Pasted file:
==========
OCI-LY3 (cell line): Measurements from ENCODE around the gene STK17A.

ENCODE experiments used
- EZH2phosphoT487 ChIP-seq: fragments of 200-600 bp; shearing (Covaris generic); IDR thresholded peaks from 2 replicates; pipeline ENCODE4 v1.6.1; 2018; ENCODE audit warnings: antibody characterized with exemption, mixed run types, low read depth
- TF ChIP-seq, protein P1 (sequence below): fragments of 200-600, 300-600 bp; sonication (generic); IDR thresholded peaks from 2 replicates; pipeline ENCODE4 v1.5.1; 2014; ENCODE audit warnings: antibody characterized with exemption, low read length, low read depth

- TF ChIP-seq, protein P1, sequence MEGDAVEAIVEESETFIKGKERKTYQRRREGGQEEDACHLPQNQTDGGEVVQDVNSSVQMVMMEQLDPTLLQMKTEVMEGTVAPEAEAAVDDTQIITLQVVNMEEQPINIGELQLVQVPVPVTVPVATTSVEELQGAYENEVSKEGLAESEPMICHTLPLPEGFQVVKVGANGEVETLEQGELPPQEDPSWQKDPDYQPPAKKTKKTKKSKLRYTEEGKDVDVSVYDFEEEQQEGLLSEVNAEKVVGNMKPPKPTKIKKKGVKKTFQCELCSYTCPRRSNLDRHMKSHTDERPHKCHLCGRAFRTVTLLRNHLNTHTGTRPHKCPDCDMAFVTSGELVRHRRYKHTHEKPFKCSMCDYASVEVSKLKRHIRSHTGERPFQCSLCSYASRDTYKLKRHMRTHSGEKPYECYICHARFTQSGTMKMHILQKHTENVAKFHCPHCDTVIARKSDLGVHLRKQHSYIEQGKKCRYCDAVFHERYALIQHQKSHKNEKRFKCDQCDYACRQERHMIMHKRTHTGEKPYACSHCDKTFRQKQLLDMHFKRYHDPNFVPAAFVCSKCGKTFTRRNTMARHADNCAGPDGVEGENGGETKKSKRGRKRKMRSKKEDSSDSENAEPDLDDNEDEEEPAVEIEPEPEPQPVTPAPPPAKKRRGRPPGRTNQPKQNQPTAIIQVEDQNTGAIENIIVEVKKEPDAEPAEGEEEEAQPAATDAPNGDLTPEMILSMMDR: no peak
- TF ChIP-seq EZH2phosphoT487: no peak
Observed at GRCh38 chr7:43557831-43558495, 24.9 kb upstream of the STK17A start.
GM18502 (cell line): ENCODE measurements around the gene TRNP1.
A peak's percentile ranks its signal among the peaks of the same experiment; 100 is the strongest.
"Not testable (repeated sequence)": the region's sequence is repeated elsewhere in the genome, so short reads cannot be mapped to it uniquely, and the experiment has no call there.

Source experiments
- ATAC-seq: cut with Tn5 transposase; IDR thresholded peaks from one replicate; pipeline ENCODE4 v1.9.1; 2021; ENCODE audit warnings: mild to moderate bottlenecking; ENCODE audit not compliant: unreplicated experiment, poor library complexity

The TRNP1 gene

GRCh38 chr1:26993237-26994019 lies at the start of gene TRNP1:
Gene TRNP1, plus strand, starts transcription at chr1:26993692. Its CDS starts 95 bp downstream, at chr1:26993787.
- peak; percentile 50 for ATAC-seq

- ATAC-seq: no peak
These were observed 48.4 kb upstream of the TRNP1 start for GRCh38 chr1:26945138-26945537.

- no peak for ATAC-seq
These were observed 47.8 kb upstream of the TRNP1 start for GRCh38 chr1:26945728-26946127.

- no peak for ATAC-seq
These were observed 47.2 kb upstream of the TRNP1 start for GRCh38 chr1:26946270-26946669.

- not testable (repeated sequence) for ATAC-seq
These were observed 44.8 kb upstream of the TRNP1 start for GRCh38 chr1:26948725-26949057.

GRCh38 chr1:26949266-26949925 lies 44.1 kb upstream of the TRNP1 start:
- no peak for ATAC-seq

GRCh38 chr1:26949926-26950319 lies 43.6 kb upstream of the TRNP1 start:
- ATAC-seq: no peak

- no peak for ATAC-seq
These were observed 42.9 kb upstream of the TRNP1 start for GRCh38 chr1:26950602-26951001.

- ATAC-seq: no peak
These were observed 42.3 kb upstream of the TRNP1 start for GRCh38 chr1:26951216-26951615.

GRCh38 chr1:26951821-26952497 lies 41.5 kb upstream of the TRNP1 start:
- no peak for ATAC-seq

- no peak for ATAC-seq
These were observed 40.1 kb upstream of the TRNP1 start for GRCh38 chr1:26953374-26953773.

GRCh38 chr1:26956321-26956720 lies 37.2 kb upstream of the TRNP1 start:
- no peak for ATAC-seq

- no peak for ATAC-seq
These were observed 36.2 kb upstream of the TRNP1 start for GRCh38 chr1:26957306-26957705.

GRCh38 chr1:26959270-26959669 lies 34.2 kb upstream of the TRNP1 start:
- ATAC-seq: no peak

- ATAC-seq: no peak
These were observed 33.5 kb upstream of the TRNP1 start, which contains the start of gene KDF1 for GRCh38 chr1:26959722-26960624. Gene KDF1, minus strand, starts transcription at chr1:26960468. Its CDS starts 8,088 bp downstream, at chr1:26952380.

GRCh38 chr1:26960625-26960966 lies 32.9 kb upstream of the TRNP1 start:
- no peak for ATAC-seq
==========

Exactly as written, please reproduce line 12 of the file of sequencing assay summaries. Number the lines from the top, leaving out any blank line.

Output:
- ATAC-seq: cut with Tn5 transposase; IDR thresholded peaks from one replicate; pipeline ENCODE4 v1.9.1; 2021; ENCODE audit warnings: mild to moderate bottlenecking; ENCODE audit not compliant: unreplicated experiment, poor library complexity